Do you know the value of contract talent? Here's how to recruit the right person for your needs.
Have you had issues with contract employees? Do you question the dedication of contractors to the job and your company? Do you get frustrated when only mediocre talent replies to your contract postings? Does it annoy when contractors decline to return for new projects and opportunities?
Many business owners and managers exclusively view contractors as low-cost, emergency solutions or interchangeable, short-term options. This attitude leads to a cycle of finding, training, losing freelancers, searching, re-training, more contractor losses, and on and on. It also creates a self-fulfilling prophecy where, because contractors do not feel appreciated at work, they leave these companies as quickly as possible and choose not to return.
Contract talent can be an essential part of a working team and business plan, but only if business owners and managers are committed to making it work.
“If someone fails to understand the joint responsibility to making a contract work situation successful, then, even with the best freelance hire, the engagement will underperform or fail,” said Elizabeth Eiss, Founder and CEO of the talent curation and freelance recruiting platform ResultsResourcing.
These misplaced attitudes toward freelance capabilities often lead businesses to misuse or underutilize contract talent (which may bleed over into other staff as well).
“A company’s culture, attitude, and leadership are what builds great teams of people. So, if a manager or organization doesn’t trust and embrace its employees' full potential, it will not trust and fully leverage contract expertise. That’s a culture and leadership issue,” said Eiss.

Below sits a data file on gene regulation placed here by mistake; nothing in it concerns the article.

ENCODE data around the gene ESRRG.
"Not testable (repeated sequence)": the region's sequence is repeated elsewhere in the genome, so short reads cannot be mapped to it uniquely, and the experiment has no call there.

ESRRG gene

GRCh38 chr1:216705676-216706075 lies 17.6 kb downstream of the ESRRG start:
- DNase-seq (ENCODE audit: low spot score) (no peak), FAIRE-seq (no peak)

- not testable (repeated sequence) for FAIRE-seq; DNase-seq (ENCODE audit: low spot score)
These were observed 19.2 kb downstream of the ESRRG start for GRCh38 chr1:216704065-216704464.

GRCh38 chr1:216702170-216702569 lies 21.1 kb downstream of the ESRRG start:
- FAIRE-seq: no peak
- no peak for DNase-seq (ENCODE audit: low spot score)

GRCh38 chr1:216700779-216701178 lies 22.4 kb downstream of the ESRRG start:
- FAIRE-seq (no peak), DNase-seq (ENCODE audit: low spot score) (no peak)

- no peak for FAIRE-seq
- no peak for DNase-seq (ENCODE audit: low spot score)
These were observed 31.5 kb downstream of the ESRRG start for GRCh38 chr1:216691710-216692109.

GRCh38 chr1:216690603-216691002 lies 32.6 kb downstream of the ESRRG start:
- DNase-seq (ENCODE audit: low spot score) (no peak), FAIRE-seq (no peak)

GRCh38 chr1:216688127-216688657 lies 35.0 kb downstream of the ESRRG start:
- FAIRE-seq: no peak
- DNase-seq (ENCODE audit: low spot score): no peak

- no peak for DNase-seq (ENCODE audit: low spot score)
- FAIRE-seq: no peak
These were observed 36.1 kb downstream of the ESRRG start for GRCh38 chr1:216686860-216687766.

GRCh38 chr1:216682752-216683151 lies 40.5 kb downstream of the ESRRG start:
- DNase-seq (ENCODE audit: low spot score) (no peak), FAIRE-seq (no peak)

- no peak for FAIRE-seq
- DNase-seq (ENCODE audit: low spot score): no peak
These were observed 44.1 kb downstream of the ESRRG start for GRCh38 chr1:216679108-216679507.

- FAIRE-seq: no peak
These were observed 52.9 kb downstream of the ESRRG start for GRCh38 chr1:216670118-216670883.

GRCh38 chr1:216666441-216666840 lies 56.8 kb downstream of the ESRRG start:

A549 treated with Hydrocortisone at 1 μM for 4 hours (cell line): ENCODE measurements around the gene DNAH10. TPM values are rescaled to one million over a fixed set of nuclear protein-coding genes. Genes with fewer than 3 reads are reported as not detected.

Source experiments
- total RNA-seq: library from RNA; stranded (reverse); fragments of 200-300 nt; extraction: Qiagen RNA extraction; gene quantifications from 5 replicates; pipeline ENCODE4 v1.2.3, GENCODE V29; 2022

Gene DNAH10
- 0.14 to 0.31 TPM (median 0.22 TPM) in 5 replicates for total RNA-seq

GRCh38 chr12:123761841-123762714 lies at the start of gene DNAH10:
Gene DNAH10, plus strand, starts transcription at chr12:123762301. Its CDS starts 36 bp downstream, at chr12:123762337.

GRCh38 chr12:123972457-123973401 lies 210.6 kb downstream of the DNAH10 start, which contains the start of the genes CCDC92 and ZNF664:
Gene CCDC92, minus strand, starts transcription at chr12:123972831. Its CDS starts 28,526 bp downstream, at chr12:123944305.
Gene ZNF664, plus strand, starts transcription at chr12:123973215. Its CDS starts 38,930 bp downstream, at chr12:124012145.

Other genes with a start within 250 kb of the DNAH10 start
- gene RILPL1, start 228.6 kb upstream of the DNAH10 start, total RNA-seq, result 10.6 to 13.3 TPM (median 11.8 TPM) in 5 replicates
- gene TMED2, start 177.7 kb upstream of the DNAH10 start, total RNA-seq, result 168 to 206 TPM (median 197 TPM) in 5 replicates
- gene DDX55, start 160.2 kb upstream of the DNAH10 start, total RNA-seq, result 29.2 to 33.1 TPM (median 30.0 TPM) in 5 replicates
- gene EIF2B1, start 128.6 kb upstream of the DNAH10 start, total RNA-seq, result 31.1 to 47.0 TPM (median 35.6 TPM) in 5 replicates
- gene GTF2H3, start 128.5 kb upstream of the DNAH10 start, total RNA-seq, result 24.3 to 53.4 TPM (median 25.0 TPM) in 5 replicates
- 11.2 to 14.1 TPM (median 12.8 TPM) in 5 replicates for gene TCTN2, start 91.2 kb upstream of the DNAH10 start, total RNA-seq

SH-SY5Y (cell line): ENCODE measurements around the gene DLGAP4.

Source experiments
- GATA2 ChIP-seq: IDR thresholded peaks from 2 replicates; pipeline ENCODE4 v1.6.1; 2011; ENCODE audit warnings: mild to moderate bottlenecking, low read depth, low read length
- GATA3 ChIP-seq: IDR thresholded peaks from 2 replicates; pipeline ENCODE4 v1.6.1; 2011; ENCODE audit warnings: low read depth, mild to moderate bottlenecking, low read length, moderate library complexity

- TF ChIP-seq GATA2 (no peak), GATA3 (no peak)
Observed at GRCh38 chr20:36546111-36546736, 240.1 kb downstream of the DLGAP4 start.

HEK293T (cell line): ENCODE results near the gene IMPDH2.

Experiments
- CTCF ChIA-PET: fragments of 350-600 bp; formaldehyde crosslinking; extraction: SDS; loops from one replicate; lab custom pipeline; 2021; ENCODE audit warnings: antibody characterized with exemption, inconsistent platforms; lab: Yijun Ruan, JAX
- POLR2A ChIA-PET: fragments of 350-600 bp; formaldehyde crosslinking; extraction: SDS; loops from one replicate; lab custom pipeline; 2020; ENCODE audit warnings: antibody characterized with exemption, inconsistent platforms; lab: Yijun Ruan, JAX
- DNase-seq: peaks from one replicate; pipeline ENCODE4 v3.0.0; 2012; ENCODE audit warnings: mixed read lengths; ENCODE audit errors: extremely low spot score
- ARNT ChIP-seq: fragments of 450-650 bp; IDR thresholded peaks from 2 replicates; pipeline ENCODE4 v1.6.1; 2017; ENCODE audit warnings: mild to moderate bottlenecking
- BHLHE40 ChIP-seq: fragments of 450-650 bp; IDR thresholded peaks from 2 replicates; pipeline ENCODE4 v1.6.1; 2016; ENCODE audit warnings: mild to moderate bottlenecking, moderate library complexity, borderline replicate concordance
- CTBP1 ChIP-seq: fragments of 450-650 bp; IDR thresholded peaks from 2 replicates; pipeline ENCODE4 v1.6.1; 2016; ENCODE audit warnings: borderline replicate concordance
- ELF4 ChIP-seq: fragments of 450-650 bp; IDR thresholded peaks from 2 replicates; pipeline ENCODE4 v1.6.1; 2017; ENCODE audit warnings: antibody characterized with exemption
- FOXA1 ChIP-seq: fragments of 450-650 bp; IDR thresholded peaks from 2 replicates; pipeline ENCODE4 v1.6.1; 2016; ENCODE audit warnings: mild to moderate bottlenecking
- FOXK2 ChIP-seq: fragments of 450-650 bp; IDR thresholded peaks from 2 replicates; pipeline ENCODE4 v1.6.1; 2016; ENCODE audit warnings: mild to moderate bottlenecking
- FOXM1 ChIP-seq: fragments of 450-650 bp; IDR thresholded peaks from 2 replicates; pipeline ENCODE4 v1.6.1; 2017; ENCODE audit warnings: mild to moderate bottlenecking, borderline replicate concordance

To change the experiences that a company has using contract talent, it may be necessary for business owners and managers to rethink their company’s commitment and culture.
“When I meet with managers who are wary of contractors, I use my very own company as an example. I built ResultsResourcing with a core team and the help of quality contractor professionals, which continues successfully to this very day. We were committed to a blended talent strategy culturally and operationally. We followed principles and processes that we help our clients apply to their businesses,” said Eiss.
“Our goal is for the client and the contractor to be equally invested in each other’s success.”
Optimize your results by signing up to our newsletter and staying informed with the latest insights, tips, and news on meeting your talent needs.